Skip started thawing and separating the wrappers while I chopped fine and cooked cabbage, radish, onion, garlic, and ginger: the rough equivalent of the filling in the beloved Trader Joe gyozas.

I spooned a teaspoon or two of filling into the center of each square, dampened the edges of the wrapper with a fingertip dipped in water, then folded it over diagonally and pressed to seal the edges. When all the filling was secured in a wonton, I wiped out the pan I had cooked the filling in with a paper towel, added a generous pour of olive oil, enough to easily coat the bottom, and put the heat on medium-low. When the oil was hot enough to ripple when I tilted the pan, I started adding wontons, flat side down. I managed to get half the batch into the pan.

Now, I had thought that the wontons would cook just like the dumplings: getting carmelized and crunchy where exposed to the heat, and then sticking like mad, requiring a splash of water to release them. Wonton wrappers, however, are basically mini eggroll wrappers: when cooked in oil they blister up and become irresistibly golden and crispy. In just a couple minutes, they released from the pan on their own and flipped over easily, revealing that perfect fried-color that is such a struggle for me to achieve with grilled cheese. I finished frying the whole batch in less than ten minutes, piled them up on a big plate, and sprinkled them with salt.
The husband, meanwhile, was stirring peanutbutter (another un-local staple...hmmmm...) into Trader Joe's soyaki sauce to create a flavorful (and protein-packed) dip.

We made nearly twenty wontons. We ate every single one. They were so nom: warm, crunchy, and the perfect blend of sweet and salty with the peanut sauce dip...
And, now we have tons of wonton wrappers in which to wrap up...eggs, cheese, and pickled peppers for breakfast! Nutella or chocolate and marshmallows for dessert! Cheese to serve alongside soup for lunch! We can even make pork or seafood dumplings, just like the ones at Trader Joe's that I won't let us buy!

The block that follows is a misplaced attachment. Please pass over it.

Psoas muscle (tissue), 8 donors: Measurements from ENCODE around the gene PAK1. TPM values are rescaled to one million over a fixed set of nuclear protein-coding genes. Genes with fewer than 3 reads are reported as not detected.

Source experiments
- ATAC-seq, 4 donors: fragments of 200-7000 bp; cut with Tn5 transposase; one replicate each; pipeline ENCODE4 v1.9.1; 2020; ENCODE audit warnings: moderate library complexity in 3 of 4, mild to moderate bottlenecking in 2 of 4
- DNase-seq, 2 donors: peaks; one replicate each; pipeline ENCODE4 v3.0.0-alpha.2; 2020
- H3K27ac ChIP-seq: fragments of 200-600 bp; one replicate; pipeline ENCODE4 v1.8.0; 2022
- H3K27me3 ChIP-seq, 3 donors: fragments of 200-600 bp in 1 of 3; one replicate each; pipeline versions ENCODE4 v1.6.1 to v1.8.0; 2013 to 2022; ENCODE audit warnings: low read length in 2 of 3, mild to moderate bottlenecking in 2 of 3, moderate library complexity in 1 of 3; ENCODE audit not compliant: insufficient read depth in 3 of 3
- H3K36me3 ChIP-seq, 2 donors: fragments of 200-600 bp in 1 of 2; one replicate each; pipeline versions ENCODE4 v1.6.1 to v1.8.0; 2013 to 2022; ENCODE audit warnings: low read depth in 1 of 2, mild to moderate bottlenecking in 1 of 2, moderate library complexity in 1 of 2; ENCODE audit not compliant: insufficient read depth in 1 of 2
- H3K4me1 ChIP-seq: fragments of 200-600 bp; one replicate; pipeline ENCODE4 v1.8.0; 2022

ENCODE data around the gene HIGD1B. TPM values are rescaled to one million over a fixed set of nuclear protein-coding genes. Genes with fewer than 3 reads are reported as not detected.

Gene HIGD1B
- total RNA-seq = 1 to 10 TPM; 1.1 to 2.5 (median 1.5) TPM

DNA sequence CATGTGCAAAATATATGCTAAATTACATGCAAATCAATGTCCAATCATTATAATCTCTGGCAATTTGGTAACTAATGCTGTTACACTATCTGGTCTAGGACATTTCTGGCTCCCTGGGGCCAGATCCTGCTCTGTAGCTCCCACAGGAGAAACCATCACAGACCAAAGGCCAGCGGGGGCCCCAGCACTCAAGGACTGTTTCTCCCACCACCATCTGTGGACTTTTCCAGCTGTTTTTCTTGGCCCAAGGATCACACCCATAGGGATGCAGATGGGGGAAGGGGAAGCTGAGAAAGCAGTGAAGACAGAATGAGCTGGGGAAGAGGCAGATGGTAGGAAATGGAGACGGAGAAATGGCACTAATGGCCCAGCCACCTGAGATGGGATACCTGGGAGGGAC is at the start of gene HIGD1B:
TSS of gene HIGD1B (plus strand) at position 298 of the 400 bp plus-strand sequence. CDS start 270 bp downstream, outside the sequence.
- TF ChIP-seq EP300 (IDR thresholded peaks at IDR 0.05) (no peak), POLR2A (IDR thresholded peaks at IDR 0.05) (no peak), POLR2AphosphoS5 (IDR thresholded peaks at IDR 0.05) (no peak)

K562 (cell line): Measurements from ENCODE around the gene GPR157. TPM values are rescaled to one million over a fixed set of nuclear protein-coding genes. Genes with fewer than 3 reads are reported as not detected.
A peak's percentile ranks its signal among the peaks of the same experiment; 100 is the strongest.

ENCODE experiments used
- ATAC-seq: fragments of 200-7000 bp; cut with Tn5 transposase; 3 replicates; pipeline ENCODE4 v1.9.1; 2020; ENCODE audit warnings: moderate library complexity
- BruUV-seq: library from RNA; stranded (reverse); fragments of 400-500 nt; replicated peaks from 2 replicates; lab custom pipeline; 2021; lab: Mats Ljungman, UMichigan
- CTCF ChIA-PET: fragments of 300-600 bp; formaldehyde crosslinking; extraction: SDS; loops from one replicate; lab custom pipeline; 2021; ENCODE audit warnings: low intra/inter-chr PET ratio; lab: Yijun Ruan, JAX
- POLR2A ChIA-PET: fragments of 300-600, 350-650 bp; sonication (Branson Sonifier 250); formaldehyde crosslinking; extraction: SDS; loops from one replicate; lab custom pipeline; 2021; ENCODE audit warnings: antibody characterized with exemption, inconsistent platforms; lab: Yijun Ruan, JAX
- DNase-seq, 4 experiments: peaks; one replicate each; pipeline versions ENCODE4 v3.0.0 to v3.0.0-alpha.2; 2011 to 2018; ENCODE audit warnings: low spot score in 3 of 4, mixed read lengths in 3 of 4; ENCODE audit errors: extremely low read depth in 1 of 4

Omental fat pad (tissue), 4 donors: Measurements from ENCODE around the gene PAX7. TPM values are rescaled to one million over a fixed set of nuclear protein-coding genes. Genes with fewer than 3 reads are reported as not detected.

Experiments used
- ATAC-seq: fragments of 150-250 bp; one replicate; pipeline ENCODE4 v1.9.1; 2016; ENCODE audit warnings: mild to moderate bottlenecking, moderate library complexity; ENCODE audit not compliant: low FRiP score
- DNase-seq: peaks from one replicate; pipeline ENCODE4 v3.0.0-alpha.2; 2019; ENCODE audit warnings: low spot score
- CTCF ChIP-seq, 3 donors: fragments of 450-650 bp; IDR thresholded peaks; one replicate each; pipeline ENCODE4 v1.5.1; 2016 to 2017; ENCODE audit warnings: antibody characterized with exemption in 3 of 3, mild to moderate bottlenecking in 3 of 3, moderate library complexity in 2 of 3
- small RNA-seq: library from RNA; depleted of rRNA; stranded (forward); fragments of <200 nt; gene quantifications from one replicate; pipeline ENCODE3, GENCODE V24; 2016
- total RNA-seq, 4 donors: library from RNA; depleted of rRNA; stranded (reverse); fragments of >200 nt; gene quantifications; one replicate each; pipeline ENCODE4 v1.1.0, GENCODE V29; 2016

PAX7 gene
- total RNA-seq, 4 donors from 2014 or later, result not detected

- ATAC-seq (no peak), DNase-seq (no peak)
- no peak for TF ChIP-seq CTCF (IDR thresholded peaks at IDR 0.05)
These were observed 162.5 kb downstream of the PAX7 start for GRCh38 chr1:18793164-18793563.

The moral of the story is simple: we took something super un-local, and made it much more local: we don't know where the wonton wrappers were made; possibly a factory in Jersey, possible across the country, possibly right next door to the frozen gyoza factory in Taiwan, but even if they were made there, we've still improved the quotient by filling them with local and sustainably grown veggies, and by buying wrappers that weren't sucking up energy being kept frozen for their whirlwind world tour!

Yay! There are probably thousands more awesome filling ideas for these little guys. Do some experimenting, and share what other things are amazing in a wonton wrapper! And of course, if you stumble upon a source for local (whole grain perhaps??) wonton wrappers, do not hold out on me! Maybe we can bring these little dumplings all the way home!



  1. Love this post, Emily! Especially when you talk about "the husband" (who is my son for all you who don't know me). You really are an entertaining writer and I can see all that you are describing in my head. Skip must be thrilled at your new discovery! I will try that recipe soon!


  2. Glad you enjoyed it! You know how Skip is about over-sharing, so I keep anything about him in the blog to a strict minimum. I'll bet you'll have a lot of fun getting creative with wonton recipes. Thanks so much for sharing the link on facebook!